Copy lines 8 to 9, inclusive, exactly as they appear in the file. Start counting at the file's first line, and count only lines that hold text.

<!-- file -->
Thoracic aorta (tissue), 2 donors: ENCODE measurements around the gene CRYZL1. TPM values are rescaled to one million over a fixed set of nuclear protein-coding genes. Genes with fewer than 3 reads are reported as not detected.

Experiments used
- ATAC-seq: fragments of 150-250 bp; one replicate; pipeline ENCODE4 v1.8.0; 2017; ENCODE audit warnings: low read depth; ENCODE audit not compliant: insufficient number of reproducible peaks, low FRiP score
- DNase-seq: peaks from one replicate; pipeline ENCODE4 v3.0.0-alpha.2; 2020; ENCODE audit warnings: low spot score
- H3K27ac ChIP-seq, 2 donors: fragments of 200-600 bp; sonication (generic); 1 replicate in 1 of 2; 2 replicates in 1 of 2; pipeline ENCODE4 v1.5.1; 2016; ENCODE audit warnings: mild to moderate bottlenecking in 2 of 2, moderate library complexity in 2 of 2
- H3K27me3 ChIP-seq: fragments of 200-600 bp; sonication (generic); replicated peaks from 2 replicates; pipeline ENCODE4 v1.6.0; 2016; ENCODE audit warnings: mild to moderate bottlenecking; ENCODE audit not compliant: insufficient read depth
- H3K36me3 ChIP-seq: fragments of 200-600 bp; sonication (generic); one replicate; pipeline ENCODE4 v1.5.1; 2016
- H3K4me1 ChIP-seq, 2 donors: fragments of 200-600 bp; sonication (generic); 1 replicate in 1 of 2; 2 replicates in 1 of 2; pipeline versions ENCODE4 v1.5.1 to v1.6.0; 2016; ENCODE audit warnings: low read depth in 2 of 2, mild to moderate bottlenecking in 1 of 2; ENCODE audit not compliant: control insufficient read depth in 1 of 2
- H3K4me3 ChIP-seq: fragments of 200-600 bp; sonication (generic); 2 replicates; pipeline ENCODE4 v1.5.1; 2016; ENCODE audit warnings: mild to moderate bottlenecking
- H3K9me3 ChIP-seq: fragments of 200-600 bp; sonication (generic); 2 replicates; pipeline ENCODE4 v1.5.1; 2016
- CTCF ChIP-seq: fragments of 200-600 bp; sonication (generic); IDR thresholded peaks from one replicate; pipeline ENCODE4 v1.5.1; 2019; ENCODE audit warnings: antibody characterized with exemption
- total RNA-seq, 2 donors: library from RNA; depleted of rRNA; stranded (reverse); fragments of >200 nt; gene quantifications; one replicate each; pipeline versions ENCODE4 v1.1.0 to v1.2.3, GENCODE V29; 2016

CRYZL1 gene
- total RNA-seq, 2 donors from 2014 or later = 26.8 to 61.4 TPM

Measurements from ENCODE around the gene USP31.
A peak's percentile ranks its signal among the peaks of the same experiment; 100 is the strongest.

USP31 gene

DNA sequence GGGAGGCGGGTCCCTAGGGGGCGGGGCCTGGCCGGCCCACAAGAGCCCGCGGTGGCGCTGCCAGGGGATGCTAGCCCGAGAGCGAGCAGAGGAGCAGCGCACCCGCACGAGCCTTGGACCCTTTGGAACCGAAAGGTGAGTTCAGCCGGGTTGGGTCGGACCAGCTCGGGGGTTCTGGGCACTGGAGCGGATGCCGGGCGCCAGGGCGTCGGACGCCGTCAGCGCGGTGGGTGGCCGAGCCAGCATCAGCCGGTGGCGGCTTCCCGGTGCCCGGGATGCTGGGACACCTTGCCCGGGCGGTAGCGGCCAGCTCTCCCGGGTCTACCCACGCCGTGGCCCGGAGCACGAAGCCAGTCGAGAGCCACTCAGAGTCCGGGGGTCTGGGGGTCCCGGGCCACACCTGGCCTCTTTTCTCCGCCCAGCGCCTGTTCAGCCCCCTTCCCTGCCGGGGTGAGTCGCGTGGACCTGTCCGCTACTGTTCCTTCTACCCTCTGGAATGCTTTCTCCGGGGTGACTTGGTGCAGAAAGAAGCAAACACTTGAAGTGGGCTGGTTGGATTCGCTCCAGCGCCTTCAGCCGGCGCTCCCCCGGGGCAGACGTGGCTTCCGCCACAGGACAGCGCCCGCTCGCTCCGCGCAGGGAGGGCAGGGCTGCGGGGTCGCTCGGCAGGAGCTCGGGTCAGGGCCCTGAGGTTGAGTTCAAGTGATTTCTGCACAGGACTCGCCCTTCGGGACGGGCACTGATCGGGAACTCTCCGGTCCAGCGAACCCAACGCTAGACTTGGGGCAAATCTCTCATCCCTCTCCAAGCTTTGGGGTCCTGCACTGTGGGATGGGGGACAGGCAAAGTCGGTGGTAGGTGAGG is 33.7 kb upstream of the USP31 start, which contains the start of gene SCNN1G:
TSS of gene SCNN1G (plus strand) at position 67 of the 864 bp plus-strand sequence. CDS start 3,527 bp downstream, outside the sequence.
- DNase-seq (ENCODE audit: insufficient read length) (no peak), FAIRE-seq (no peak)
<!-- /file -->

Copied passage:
- H3K4me1 ChIP-seq, 2 donors: fragments of 200-600 bp; sonication (generic); 1 replicate in 1 of 2; 2 replicates in 1 of 2; pipeline versions ENCODE4 v1.5.1 to v1.6.0; 2016; ENCODE audit warnings: low read depth in 2 of 2, mild to moderate bottlenecking in 1 of 2; ENCODE audit not compliant: control insufficient read depth in 1 of 2
- H3K4me3 ChIP-seq: fragments of 200-600 bp; sonication (generic); 2 replicates; pipeline ENCODE4 v1.5.1; 2016; ENCODE audit warnings: mild to moderate bottlenecking